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Medical Peace Work

Health Personnel in Violence Prevention

With the Medical Peace Work project we wish to strengthen a new field in medicine and health sciences that deals with the role and professional responsibility of health workers in violence prevention and sustainable peace building. The project draws on the experiences of Health as a Bridge to Peace (WHO) and Peace through Health (McMaster University), as well as on other relevant concepts and disciplines like Global Health, Violence Prevention, Health & Human Rights, and Medicine & War.

Medical research in recent years has increasingly acknowledged that violence on all levels is a serious health problem; health professionals need to take more responsibility for its prevention (WHO, World Report on Violence and Health, 2002). Curricula, teaching material and training courses in medical peace work are hardly available, and teaching initiatives are sporadic and relatively incoherent. Health institutions and professional organisations have voiced a need for competence development and for a transparent system of formalised qualifications and resources.

The main focus of the MPW project is therefore the teaching of medical peace work both to medical students and doctors. During the project period (Oct. 2005 – Sept. 2007) we will develop web-based teaching material and build up this web site as a resource centre for teaching Medical Peace Work.

Project outcomes will include a multi-media distant learning course and a handbook in MPW.

Need for Theory and Conceptual Framing
There is a long tradition for medical engagement against war, weapons and violence. Since 1863 the International Committee of the Red Cross has been promoting and monitoring the Geneva Conventions to protect non-combatants and to prevent unnecessary suffering. Different medical peace organizations have over the last 100 years advocated for disarmament, demilitarization, social justice and international arbitration. Examples are:

Association médicale internationale contre la guerre (1905)
Internationale Gesellschaft der Ärzte gegen den Krieg (1932)
Physicians for Social Responsibility (since 1961)
International Physicians for the Prevention of Nuclear War (since 1980)
Physicians for Human Rights (since 1986)
Despite this longstanding activism and preventive health work, marginal research and teaching exist in this field. It seems to be a need, not only for more empirical data, but also for more theory and conceptual framing. The Medical Peace Work project would like to stimulate a discussion about definitions, models, interventions and evidence. We hope herein to unite a health science perspective with a peace science perspective.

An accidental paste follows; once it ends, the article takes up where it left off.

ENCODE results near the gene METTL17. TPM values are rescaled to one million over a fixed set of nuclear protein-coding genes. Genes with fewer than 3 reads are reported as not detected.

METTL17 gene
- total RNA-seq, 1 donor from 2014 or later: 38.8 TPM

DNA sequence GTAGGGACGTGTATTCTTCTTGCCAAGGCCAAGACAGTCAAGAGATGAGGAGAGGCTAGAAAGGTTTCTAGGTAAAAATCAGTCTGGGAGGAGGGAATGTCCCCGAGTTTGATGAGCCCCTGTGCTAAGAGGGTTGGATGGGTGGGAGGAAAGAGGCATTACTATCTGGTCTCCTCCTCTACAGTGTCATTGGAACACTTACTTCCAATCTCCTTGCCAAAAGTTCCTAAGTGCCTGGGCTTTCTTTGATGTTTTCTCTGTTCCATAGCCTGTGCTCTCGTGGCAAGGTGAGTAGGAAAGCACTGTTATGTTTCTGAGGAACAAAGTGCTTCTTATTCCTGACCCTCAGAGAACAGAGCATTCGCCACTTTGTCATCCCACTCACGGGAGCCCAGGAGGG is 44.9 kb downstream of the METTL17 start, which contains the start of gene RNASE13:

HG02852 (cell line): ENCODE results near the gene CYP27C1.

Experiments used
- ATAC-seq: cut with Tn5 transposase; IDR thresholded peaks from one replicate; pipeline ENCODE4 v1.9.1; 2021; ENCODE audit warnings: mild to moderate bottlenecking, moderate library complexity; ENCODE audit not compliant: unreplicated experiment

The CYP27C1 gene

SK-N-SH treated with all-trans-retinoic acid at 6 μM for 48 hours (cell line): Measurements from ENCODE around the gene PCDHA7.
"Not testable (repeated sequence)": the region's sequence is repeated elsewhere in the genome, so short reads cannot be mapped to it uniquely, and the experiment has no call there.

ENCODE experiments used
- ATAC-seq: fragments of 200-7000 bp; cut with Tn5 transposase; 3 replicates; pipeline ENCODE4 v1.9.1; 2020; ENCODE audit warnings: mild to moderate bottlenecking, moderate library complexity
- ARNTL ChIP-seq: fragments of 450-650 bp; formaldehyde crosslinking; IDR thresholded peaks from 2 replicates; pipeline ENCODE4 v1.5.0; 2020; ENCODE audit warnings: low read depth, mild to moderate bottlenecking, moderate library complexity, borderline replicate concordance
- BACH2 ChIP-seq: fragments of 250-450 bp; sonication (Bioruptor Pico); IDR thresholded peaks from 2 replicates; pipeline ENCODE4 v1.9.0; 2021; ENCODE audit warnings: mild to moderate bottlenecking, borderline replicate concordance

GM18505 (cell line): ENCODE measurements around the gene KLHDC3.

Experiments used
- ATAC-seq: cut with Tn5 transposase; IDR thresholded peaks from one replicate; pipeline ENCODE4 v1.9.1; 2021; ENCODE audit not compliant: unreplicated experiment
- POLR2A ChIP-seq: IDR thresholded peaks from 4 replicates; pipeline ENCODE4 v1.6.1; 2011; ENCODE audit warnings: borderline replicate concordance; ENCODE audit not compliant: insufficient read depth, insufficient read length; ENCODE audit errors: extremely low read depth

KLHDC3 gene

We invite you to become an MPW-associate and to take part in this discussion and field development. You can contribute in the discussion forum, or feel free to contact us.

Transnational Co-operation of European Partners
The MPW-partnership is built on an already existing European network of medical peace organizations and teaching institutions that gathered during The Hague Appeal for Peace Conference in 1999 and the IPPNW World Congress in Paris in the year 2000. It is now supplemented with relevant competence in research and teaching, in accreditation and valorisation of medical curricula and vocational training, and in publishing and technical solutions.

It represents a transnational co-operation between medical peace practitioners, peace and health researchers, teaching institutions, valorisation partners and final users of the project’s outcomes.

The partnership has a flat structure with equitable contribution and responsibility according to the partners’ expertise in medical peace work, development of e-learning, and valorisation of medical teaching material. The use of webfora and partner meetings is central to the project coordination, the development of this new field of expertise and the continuous quality control and self-evaluation. All results and credits in relation to the Medical Peace Work project are shared among the project partners. The coordination of the thematic module development and of other work-packages is decentralized and shared by many partners.

The overall management and administration of the project is carried out by the Centre for International Health, University of Tromsø (Norway).

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